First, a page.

The saddle too is from Most. It’s a short design. Although adequately padded, it would be nice on a bike of this type to have more length, so that it’s easier to shift your weight around over difficult terrain.
You don’t get the selection of mounting points for luggage, top tube bags or other kit that some gravel bikes like the new Mason ISO and Look 765 Gravel have. But most bikepacking bags don’t require mounts, as they attach to the bike with straps, so you can still carry plenty of kit on the Grevil.
Riding the Pinarello Grevil
The Grevil feels fast, both off road and on. I was in the large ring a lot more than I would usually be on dry dirt tracks and that was reflected in a series of PBs on off-road Strava segments. That’s probably down to the tyres’ slick central section, more than the frame’s aero features.
In the dry, there’s plenty of grip in the tyres when riding off road, although I could see that I was riding predominantly on the smooth central tread section, when the tyres were inflated to around 40psi. They slip around in the muddiest mud, but cope well with surface damp and the drier mud that’s more prevalent at this time of year and don’t suffer from clogging.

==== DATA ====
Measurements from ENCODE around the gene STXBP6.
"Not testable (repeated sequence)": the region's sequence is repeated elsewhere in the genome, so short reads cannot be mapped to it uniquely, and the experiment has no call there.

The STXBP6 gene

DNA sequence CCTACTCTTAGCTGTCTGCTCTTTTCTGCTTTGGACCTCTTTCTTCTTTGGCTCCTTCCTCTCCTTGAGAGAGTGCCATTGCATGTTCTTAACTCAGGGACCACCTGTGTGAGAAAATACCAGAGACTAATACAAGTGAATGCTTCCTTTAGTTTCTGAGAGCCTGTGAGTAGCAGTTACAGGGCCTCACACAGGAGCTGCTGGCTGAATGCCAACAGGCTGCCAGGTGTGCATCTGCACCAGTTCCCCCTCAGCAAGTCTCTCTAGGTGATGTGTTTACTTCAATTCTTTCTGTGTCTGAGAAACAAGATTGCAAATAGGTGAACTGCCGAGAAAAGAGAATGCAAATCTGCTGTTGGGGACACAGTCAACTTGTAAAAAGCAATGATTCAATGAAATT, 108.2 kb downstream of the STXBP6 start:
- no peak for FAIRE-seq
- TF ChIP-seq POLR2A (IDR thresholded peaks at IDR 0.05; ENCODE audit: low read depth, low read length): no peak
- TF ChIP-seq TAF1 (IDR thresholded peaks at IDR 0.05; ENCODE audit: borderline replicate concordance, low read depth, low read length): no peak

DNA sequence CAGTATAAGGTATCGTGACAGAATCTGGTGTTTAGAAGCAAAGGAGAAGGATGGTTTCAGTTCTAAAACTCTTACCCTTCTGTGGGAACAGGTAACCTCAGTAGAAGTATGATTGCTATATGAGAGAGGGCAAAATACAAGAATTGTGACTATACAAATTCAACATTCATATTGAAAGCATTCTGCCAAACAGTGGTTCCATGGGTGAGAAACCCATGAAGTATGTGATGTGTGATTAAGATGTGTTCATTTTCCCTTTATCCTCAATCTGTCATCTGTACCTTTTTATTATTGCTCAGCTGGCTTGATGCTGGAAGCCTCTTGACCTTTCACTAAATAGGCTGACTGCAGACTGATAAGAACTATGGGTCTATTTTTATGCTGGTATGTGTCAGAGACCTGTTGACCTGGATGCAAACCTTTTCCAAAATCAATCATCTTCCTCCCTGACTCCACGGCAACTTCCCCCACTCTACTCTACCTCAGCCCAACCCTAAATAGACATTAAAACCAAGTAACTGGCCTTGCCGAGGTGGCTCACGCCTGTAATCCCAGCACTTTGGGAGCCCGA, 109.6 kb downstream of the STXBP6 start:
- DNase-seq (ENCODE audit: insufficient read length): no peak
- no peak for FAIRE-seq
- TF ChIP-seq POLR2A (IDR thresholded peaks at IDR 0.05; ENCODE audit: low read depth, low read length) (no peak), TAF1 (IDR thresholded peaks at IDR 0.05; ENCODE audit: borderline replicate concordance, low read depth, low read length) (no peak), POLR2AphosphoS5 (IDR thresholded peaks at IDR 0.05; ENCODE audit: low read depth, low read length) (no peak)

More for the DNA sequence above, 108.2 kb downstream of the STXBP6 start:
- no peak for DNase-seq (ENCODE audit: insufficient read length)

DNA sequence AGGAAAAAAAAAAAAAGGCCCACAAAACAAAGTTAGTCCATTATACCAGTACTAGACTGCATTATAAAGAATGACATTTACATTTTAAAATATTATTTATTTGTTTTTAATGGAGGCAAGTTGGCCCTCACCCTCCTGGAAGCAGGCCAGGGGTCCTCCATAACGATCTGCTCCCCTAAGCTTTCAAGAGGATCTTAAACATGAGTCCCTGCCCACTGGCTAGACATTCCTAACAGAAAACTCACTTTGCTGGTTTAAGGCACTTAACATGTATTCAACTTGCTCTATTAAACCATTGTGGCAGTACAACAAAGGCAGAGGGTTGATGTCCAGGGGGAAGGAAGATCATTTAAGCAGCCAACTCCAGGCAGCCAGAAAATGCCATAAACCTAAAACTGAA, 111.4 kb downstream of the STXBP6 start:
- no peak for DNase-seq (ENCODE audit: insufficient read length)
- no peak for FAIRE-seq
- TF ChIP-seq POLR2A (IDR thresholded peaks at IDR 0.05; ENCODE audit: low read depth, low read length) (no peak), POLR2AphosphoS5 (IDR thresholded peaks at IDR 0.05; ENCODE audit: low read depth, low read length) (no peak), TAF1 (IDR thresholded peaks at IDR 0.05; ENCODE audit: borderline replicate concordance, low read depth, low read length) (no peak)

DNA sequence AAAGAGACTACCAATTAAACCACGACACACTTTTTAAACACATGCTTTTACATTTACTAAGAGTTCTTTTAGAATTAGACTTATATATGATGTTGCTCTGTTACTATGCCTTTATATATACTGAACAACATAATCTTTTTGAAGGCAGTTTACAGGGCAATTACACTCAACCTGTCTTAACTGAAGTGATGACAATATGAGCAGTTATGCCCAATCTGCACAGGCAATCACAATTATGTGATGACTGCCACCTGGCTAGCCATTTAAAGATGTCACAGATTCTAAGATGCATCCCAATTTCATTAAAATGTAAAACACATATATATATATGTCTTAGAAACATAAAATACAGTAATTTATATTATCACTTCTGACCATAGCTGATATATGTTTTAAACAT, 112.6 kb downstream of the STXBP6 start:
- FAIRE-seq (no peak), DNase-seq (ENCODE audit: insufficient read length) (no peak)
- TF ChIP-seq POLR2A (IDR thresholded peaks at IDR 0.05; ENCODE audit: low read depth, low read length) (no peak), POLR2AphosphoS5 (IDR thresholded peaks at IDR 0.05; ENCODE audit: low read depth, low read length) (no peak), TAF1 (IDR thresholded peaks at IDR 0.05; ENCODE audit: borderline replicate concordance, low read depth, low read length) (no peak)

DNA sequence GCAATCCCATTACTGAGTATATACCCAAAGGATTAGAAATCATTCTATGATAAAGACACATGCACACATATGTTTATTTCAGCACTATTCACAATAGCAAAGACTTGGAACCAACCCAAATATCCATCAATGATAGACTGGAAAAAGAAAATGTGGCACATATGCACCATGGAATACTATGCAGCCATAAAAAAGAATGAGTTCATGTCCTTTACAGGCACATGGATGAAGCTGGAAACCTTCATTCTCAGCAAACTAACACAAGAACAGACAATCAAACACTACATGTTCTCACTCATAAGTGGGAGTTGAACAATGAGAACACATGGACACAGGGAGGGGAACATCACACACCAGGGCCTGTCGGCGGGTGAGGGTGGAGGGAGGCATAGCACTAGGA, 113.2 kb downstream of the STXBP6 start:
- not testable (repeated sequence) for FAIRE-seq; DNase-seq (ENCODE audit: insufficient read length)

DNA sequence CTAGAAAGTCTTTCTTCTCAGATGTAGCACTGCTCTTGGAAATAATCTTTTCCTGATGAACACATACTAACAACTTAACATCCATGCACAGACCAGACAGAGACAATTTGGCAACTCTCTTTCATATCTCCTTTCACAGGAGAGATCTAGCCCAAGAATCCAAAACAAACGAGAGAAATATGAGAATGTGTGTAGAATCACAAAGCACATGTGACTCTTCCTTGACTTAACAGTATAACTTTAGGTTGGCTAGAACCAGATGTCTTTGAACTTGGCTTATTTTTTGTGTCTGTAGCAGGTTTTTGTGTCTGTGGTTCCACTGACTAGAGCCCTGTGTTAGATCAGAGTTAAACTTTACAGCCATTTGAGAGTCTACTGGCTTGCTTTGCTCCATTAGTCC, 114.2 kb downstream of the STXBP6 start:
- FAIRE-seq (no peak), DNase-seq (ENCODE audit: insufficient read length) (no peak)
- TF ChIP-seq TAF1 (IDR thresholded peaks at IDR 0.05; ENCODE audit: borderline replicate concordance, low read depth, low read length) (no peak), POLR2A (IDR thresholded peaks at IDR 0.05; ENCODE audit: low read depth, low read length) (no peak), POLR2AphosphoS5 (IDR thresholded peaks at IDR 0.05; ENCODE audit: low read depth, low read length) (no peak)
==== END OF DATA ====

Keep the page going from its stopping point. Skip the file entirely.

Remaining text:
On tarmac sections, the big air volume adds some extra cushioning, without the Grevil feeling at all sluggish. I was able to climb well – again, not really using the full extent of the lower gear ratios. That’s despite the Grevil’s comparatively high 8.87kg weight. Fast downhills both on and off road felt stable and controlled, regardless of the surface, with the Ultegra hydraulic braking making light work of controlling my speed.
Along with the short saddle limiting fore and aft movement while seated, Pinarello’s bar tape is a bit thin and less comfortable than more squishy tape over rattly surfaces. But otherwise, there’s nothing to deflect from the Grevil’s excellent set-up for on/off-road adventures.